Published: 2010-12-03 00:00 | Updated: 2013-11-26 10:29

How the stem cell niche never dies

[NEWS 2010-12-03] Stem cells are enclosed by special protective cells in what is known as a stem cell niche in the surrounding tissue. A new paper from Karolinska Institutet, published in the scientific journal Cell Stem Cell, now demonstrates how the stem cell niche in the adult mouse brain can be maintained for life - in a way that is completely different from stem cells.

Jonas FrisénPhoto: Camilla Svensk

Stem cells give rise to new cells in many organs throughout a body's lifespan. Besides producing different types of specialised cell, stem cells also produce new stem cells. Without this property of duplication, the bodys store of stem cells would soon be depleted. This self-renewal capacity is the key to how stem cells can serve as a kind of cellular perpetual motion machine, constantly generating new cells.

The self-renewal capacity is attributable not only to the unique properties of stem cells but also to the unique characteristics of their environment. Stem cells are enclosed by special protective cells in what is known as a stem cell niche in the surrounding tissue. Although a great deal of research has been devoted to the unique properties of stem cells, nothing has been known about how the stem cell niche is maintained. Stem cells have a unique ability to divide an almost infinite number of times to produce new copies of themselves. This is not the case, however, for the stem cell niche cells, which, as the present study by Professor Jonas Frisén and his colleagues at Karolinska Institutet and the University of Texas Southwestern Medical Center shows, do not renew themselves; instead, different types of niche cell can be transformed here into the type that has been lost in order to maintain the structure. They also show how the transformation of different niche cells is regulated at a molecular level.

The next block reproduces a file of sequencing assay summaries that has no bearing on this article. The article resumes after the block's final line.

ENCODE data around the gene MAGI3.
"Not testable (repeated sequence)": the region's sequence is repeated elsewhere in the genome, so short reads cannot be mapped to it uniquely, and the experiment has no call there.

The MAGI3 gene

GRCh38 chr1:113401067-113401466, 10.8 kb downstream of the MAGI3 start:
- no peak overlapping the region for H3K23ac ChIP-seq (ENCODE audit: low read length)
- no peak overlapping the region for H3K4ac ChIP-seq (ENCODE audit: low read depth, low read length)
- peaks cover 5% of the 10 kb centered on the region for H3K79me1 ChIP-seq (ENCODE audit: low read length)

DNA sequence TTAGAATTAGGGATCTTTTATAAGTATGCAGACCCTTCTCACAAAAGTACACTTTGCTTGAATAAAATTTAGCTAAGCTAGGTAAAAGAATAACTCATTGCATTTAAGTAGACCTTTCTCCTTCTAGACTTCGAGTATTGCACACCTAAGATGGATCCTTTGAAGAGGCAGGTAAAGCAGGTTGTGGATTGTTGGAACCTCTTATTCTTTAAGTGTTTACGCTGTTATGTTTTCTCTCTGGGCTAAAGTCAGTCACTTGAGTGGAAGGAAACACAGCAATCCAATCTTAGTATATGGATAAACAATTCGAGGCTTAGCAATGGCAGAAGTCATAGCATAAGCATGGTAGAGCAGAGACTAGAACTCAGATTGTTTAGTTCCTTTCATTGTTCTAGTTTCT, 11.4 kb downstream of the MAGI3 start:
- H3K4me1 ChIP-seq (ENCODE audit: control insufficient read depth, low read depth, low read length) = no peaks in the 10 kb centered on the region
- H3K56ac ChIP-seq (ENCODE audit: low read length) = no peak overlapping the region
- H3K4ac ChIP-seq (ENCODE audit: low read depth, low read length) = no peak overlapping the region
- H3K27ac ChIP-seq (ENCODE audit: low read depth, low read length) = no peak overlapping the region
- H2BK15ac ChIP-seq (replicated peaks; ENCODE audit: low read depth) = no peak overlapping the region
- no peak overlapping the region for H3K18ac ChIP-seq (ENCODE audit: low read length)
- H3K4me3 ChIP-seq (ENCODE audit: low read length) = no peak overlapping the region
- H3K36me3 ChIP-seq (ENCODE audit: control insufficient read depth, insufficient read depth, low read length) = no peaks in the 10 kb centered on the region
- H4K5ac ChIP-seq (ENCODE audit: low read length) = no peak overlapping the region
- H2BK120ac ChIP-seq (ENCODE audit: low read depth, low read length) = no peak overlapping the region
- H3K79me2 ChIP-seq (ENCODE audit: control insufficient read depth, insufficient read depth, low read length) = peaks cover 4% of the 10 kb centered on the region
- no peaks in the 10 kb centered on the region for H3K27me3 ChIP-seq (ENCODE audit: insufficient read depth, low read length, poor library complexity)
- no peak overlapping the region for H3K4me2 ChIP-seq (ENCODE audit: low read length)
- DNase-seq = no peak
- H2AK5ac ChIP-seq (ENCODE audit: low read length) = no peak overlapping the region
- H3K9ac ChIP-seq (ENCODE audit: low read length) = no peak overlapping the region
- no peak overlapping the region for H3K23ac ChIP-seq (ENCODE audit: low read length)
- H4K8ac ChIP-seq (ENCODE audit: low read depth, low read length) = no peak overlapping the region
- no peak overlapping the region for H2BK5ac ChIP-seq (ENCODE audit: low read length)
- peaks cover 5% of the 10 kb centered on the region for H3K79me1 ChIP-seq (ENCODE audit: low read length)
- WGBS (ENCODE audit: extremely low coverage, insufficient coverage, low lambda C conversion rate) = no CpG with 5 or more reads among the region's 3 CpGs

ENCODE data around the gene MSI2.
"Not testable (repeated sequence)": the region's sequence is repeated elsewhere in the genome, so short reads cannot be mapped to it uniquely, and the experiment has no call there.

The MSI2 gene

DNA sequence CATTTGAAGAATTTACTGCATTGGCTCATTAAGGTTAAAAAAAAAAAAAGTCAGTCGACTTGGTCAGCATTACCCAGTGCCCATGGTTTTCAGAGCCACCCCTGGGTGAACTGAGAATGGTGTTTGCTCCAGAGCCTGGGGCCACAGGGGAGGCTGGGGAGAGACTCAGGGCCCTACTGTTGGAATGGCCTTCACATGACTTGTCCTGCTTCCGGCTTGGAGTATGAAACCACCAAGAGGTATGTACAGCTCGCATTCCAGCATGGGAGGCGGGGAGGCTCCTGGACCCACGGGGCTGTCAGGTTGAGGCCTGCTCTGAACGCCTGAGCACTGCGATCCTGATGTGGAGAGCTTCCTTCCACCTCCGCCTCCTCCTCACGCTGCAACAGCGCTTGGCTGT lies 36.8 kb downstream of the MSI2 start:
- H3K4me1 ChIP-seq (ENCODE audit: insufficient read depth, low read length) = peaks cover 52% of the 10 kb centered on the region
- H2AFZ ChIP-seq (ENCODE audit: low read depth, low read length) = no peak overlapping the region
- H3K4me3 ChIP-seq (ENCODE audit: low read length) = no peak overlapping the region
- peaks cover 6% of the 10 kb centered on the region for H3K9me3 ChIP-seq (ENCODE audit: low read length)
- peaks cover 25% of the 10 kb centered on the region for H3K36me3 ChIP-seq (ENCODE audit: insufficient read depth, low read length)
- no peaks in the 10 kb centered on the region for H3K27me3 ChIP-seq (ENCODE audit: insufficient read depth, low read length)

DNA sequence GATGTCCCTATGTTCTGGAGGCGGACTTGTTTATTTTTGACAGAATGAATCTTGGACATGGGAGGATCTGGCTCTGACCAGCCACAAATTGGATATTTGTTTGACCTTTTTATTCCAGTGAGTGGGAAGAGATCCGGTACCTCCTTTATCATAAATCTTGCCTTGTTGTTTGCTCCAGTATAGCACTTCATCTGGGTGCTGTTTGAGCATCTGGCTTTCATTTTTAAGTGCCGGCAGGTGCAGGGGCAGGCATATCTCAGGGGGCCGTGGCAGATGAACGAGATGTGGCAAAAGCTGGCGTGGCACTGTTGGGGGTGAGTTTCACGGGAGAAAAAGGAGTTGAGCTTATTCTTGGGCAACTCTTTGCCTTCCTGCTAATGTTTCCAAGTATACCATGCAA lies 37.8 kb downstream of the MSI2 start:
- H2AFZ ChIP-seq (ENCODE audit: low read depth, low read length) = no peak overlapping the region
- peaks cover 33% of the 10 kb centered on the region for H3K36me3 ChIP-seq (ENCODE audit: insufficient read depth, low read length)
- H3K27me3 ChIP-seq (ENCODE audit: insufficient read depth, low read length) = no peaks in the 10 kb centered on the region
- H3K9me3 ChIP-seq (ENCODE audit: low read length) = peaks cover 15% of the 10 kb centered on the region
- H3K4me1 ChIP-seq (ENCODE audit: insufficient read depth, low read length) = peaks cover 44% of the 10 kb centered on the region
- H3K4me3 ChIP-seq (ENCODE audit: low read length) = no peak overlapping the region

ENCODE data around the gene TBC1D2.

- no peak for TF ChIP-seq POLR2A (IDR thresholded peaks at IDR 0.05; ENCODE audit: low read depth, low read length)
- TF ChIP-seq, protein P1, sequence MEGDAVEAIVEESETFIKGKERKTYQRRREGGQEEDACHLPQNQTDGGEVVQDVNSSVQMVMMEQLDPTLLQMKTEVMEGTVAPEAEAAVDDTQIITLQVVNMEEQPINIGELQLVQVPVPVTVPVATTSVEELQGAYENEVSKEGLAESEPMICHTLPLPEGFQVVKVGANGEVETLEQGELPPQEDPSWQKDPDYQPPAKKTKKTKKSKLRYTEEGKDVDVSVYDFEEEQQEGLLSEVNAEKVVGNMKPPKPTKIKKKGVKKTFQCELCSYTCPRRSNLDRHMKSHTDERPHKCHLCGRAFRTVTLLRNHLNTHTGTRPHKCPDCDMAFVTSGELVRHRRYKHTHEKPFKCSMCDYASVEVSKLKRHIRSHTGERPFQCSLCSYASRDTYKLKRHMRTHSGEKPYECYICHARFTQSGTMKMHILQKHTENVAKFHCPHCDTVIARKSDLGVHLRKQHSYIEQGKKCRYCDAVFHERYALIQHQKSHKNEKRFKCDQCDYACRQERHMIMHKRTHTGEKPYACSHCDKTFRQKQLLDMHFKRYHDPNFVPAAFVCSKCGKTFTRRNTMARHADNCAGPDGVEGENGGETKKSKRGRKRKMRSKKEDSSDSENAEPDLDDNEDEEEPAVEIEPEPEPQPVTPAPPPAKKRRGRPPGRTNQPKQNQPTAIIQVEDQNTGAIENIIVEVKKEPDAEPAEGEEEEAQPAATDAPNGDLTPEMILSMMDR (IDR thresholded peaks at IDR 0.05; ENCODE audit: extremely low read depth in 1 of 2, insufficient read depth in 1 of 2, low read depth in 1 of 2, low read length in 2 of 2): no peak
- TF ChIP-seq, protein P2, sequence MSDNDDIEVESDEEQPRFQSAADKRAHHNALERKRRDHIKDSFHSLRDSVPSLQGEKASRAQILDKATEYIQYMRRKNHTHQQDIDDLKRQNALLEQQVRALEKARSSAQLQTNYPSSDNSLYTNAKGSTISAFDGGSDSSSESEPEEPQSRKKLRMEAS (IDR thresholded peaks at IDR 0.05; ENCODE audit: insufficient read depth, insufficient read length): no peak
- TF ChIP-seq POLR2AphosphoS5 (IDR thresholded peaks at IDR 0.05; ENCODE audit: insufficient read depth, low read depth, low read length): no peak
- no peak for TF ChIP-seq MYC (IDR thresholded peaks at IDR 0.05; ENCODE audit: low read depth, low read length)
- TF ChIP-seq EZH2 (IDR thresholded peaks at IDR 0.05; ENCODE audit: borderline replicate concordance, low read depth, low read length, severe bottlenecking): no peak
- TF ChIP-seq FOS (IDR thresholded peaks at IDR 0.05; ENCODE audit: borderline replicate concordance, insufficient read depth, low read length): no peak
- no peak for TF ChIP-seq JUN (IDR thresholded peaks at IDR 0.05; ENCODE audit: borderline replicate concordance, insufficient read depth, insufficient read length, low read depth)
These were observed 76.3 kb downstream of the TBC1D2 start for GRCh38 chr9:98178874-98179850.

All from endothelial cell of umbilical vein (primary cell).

The study contributes to science's understanding of how stem cells in the adult body are able to perpetually produce new cells. Stem cells are used clinically in the treatment of numerous diseases, and the hope is that completely new types of therapy can be developed that exploit the ability of stem cells to replace lost cells.


Tadashi Nomura, Christian Göritz, Timothy Catchpole, Mark Henkemeyer & Jonas Frisén

EphB Signaling Controls Lineage Plasticity of Adult Neural Stem Cell Niche Cells

Cell Stem Cell, 3 December 2010; Volume 7; Issue 6

For more information, please contact: